Within the Genesis section, world-renowned journalists, Leonard Pitts, Jr., John Seigenthaler, Sr., and Jim Schutze write from their personal and professional perspectives. In an appropriately titled essay, Pitts argues that it is the constant forms of racism that makes blacks and other American minorities “Crazy Sometimes.” Jim Schutze explains how, as a European-American six-year old, he burglarized the church collection boxes along with African-American first-graders. His misadventures, however, were viewed vastly different from his African-American peers who were sanctioned. John Seigenthaler, Sr. recounts his early life in the American south during the first third of the 20th century. He recalls how laws, customs, and white preference meant that his hometown was racially partitioned just like
Presidential Medal of Freedom recipient and child psychiatrist, Robert Coles, recalls his first conscious remembrances of racism as a six-year old in the
In the Fear and Longing section, some of the essays are written by academicians and scholars who encounter racism within the halls of Ivy League institutions, on the lecture circuit, and within various social institutions. For example, in “To Make Them Stand in Fear,” historian David Bradley examines lynchings in the 1800s and first half of the 1900s and raises the penetrating question of whether lynchings still occur today. A lynching, according to Bradley, is a murder committed by a conspiracy of private citizens, with malice and expectations of impunity. Bradley maintains that lynching is a form of terrorism to instill fear and intimidation in blacks so they would not compete with European Americans in economic, social, or political spheres. Notably, he asserts that while the violent lynchings of a century ago are not often observable (a notable exception was the brutal vehicular dragging and dismemberment of an African American man in Jasper,
In Singley’s final section titled Exodus, essays by Beverly Daniel Tatum, Noel Ignatiev, and Michael Patrick MacDonald warrant attention as they address “white privilege” and civil rights in
In an intriguing essay, “All Souls: Civil Rights from Southie to Soweto and Back,” MacDonald discusses his impoverished white background in South Boston where 85% of the residents were welfare recipients and 73% were headed by single women. Despite their disadvantaged backgrounds, these residents were the most resistant to school integration via busing in the 1970s and 1980s. As an adult, MacDonald traveled to
The final book in this review, Nelly P. Stromquist’s volume, Education in a Globalized World: The Connectivity of Economic Power, Technology, and Knowledge, delineates revised sociopolitical and economic paradigms for comprehending global phenomena especially as they affect minorities in the
To elaborate on the effects of globalization, Stromquist cites economic statistics from the
Globalization is a multidimensional and multilevel phenomenon initiated by industrialized countries and pursued via formal and informal structures. Stromquist further posits that the G-8 countries have set in motion and sustain economic conditions (including international trade, labor, and intellectual property rights) that affect all sectors of individual societies and international relations. Furthermore, the influences or roles of transnational corporations (TNCs) and the media are critical to the process. The media, according to Stromquist, convey messages and symbols about business products and commodities that promote economic exchanges. She explains how the interactive effect of TNCs and the media are perpetuating “new knowledge” which is created by collaborations between TNCs and universities. The new knowledge is usually not developed in emerging nations of
Herein lies the crux of Stromquist’s arguments regarding globalization: there is a convergence, rather than a divergence, of economic, sociocultural, political, and educational accruals to northern nations. Even when there are some benefits for developing nations, it is usually to select societal sectors and in most cases, globalization has deleterious effects on minorities including African-Americans. For example, when technological positions are transferred overseas –-instead of preparing black and Hispanic Americans for such positions-–they are often transferred to select Asian nations and are acquired by individuals who have spent time or undertaken training in western nations (Auchard, 2003).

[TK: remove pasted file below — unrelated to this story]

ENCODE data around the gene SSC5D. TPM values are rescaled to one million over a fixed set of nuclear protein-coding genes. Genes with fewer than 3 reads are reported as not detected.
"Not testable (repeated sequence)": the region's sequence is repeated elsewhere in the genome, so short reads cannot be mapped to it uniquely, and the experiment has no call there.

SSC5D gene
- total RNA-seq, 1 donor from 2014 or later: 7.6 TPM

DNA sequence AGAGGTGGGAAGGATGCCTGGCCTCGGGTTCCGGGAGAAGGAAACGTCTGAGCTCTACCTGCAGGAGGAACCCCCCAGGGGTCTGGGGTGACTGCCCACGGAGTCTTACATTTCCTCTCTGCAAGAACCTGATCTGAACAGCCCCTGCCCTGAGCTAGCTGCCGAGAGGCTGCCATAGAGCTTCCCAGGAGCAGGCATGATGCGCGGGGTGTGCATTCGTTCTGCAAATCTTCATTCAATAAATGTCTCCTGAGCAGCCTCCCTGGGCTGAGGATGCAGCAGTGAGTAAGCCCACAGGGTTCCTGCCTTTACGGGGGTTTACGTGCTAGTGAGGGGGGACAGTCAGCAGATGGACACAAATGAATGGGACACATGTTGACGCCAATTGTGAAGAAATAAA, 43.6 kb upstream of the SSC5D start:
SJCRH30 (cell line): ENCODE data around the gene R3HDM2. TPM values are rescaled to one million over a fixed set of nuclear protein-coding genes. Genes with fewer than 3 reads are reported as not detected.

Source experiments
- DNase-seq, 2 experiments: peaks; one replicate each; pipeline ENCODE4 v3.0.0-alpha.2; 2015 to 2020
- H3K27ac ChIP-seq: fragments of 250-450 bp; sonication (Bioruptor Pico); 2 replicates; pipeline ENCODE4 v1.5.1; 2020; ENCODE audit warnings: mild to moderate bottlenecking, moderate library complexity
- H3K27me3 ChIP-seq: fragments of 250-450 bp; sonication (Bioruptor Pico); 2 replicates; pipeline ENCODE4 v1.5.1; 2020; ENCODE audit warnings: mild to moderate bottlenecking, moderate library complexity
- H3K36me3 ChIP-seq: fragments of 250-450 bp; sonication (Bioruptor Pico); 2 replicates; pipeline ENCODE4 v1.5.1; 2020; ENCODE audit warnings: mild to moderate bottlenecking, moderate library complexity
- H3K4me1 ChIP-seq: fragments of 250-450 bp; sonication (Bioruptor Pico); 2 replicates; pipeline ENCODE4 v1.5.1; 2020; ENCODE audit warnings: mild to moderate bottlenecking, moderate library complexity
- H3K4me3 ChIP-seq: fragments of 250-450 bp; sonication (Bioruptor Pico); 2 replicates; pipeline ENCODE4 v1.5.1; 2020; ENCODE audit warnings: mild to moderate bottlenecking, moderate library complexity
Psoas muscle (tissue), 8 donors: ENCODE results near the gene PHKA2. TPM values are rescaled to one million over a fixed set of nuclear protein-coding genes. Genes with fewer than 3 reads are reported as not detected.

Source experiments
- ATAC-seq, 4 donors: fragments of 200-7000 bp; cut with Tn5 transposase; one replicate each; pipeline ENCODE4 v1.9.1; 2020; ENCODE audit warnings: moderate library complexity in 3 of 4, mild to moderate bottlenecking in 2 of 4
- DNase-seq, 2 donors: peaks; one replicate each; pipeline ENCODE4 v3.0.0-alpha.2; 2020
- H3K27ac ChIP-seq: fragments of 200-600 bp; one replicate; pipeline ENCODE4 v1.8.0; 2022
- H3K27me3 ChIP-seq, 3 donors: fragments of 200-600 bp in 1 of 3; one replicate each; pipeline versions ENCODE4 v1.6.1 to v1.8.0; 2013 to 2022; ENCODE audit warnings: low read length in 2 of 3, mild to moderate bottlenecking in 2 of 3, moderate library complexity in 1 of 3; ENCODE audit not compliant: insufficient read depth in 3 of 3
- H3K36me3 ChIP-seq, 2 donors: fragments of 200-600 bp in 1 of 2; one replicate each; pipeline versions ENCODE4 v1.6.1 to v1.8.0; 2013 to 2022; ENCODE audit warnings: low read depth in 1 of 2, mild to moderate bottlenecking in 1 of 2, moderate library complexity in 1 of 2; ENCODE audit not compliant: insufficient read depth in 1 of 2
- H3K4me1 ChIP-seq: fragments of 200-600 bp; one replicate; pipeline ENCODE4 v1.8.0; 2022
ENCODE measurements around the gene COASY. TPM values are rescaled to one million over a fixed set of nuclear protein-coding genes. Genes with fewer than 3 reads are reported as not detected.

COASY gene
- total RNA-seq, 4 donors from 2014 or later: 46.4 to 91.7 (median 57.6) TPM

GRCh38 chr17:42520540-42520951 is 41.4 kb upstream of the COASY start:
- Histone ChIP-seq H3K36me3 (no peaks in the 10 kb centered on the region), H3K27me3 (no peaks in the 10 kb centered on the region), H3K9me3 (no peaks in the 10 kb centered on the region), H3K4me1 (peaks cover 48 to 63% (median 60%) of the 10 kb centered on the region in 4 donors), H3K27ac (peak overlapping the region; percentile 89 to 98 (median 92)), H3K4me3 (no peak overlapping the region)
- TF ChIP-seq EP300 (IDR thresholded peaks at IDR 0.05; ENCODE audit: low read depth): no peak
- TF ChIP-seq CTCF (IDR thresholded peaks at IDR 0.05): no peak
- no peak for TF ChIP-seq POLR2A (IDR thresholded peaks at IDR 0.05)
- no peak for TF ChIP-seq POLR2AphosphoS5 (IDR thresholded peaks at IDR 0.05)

Identifying the means to transform these structural economic and sociocultural conditions within developed nations so that globalization reaps benefits for all, especially in African and developing nations is a daunting endeavor. For Stromquist, non-government organizations (NGOs) can lead the resistance to the status quo. Although they vary in their altruistic goals, Stromquist maintains that the majority of NGOs pursue the public’s good by seeking the social inclusion of marginalized people and drawing attention to harmful market patterns and government structural policies which are not beneficial. In her final analysis, she suggests that resistance to adverse effects of globalization (such as labor displacement, low salaries, mean work conditions, and environmental degradation) must take into account the interconnected components of economic power, technology, and new knowledge. In addition, individuals, labor unions, women’s organizations, university students and faculty, and the United Nations should buttress resistance.
Together, the three volumes provide a comprehensive framework for reshaping the future. The three books advocate the alteration or creation of intellectual and disciplinary paradigms that can help professionals in the social sciences, humanities, technology, and sciences address pressing global and domestic issues, so that alternative sociopolitical, cultural and educational policies are posited and implemented. As this successfully occurs, various public educational and social entities will benefit.
In conclusion, we should note the salient piece by the late Nobel Laureate Dr. Ralph J. Bunche, who, over 60 sixty years ago, maintained that universities are part of the public good and must prepare students and faculty to address concrete problems and pose solutions. In conjunction with other active groups and organizations, universities can create multidisciplinary intellectual knowledge that can assist in promoting positive sociopolitical and cultural transformation.
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 Notable among such laws are the Prohibition of Mixed Marriages Act (1949); the Population Registration Act (1950) requiring a pass which limited physical mobility; the Reservation of Separate Amenities Act (1950) obligating specific residential locales for the races; and the Bantu Education Act (1953) which restricted the types and levels of educational access and attainment. Hence the rights of Black and Colored people were severely curtailed by solidifying public and educational policies of apartheid throughout South Africa and the former South West Africa, now Namibia.
 Bunche, 1940.